HIRSH-PASEK: Secondly, play is active, not passive. And it turns out the way we learn is active, not passive. When we're sitting there, you know, like a couch potato, we aren't learning as much as when we're doing, all right? It should be meaningful as opposed to meaningless. So when we're memorizing flashcard stuff, that's not play. That gets boring really, really fast. Even if you dress it up - Habgood once called it chocolate-covered broccoli. OK. It's still broccoli, OK? So it has to be meaningful. Generally, it's socially interactive as opposed to solo. It doesn't mean it can't be solo, but it's better when there's somebody else doing it. And it's iterative, OK? That means each time you revisit it, there's something new to discover about it. So I think you can have true play where the kid is the director, not the adult. And adults out there - don't interfere by jumping in and deciding what's going on with your child's play. Help by setting the environment and going with their story and supporting it.
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KAMENETZ: This gets you back to the beginning.
HIRSH-PASEK: It does, indeed. It does, indeed.
HIRSH-PASEK: You know, I will give one other thing that I think is just the most important thing I've learned through the years, not only as a psychologist but as parent. And that is that we spend a lot of time trying to make our kids in our image, what we want, the resume that we want to brag to with our friends. And I'd like to suggest a twist. How can we better support our kids to be who they need to be in their image? I think it's the most powerful thing we can do.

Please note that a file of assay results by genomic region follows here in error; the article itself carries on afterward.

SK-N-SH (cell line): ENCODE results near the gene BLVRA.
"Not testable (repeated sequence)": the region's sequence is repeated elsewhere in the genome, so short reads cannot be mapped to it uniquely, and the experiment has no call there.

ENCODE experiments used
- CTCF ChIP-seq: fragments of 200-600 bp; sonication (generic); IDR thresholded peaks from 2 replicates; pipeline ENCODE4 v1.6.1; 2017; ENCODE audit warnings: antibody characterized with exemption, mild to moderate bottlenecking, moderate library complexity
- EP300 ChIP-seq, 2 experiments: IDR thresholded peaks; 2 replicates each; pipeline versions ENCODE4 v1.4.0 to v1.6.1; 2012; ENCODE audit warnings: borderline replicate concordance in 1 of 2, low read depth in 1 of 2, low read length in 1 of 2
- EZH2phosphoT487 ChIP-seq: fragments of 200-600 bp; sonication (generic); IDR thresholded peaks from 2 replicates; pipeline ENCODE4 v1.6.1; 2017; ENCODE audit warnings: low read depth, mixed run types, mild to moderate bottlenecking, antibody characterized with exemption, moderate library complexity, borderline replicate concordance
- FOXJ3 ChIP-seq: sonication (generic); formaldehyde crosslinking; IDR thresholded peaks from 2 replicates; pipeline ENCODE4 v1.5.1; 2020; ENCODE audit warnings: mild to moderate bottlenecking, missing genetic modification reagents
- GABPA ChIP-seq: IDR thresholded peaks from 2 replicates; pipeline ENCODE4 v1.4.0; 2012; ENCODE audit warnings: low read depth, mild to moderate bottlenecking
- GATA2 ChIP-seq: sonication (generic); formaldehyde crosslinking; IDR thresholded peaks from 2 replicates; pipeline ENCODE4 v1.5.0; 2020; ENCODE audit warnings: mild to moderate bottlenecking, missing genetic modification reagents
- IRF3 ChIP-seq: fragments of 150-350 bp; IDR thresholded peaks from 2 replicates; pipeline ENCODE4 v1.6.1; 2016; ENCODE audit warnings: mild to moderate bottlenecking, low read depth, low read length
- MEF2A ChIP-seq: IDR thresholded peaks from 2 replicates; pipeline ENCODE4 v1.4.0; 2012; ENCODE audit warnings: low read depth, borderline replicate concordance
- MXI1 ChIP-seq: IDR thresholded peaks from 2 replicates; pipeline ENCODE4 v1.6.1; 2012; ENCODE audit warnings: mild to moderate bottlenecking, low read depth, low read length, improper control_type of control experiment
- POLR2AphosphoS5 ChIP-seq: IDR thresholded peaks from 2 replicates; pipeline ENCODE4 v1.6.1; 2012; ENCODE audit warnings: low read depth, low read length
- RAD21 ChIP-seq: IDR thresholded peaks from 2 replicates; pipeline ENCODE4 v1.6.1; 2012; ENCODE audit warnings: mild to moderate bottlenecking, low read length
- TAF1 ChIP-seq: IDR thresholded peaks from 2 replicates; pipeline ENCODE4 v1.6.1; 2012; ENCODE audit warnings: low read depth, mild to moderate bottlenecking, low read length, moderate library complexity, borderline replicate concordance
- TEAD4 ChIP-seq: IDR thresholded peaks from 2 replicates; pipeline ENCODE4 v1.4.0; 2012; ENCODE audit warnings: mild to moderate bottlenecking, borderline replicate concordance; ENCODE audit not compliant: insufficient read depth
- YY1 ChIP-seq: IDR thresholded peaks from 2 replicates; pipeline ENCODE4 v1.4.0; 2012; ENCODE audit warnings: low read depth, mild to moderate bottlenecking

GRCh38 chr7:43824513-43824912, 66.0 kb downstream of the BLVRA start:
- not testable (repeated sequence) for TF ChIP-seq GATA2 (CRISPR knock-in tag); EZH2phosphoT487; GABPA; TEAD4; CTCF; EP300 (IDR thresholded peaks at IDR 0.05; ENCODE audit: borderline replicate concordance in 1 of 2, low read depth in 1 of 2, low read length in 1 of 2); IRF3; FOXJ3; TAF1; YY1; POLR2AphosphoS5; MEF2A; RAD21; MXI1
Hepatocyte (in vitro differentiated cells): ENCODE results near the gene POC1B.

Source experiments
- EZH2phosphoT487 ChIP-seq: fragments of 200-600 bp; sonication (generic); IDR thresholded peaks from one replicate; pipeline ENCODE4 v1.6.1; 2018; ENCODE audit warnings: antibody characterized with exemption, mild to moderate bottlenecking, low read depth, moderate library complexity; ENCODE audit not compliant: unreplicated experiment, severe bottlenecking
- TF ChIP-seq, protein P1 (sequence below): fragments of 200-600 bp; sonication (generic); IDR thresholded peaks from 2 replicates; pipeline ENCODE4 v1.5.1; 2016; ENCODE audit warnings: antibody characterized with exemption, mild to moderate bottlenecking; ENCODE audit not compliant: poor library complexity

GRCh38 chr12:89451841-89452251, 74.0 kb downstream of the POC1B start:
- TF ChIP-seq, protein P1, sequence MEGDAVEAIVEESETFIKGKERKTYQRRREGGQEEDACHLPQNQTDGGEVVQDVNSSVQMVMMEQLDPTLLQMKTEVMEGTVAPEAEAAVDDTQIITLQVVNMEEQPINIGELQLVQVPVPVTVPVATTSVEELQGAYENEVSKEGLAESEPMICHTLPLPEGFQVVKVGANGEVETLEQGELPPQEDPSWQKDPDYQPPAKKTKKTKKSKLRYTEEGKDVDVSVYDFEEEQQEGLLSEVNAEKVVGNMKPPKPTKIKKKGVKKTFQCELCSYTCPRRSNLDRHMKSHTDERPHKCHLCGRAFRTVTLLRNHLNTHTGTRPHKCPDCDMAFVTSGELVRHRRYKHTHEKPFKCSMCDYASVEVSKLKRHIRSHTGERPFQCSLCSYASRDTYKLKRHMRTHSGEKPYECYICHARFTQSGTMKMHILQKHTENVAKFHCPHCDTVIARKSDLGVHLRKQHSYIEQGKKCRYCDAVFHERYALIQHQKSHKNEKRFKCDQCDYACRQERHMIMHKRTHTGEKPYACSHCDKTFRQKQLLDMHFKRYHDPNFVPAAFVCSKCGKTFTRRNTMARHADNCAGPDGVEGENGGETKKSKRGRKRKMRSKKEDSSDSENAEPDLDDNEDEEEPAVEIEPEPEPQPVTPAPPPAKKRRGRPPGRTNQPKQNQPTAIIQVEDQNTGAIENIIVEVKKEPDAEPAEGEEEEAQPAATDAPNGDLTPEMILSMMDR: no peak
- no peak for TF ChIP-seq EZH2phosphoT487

KAMENETZ: This is what I love about Kathy's work, Cory, is just the consistent reminder that we as parents have so much to learn from just listening to our kids and, you know, taking a step back once in a while.
TURNER: Yeah. And we should never assume that we know what they should be learning. Be patient. Put the flashcards down and just listen.
KAMENETZ: Yeah, absolutely.
TURNER: If you want more LIFE KIT for all your parenting needs, we've got the episodes. We got one on how to make math less scary.
KAMENETZ: Also an episode about how to deal when your kid wants to play with a toy you just find horrendous.
TURNER: You can find them all at npr.org/lifekit.
KAMENETZ: And as always, we've got a completely random life tip, this time from listener Amanda Berabach (ph).
AMANDA BERABACH: When you're writing an email, wait until the very end to add a recipient. That way you never accidentally send an email that's not finished or you haven't spell-checked yet.
TURNER: If you've got a good tip or want to suggest a topic, send us a note. We're at firstname.lastname@example.org.
KAMENETZ: This episode was produced by Meghan Keane. Beth Donovan is the senior editor.
TURNER: Music by Nick DePrey and Bryan Gerhart. I'm Cory Turner.
KAMENETZ: I'm Anya Kamenetz.
TURNER: Thanks for listening.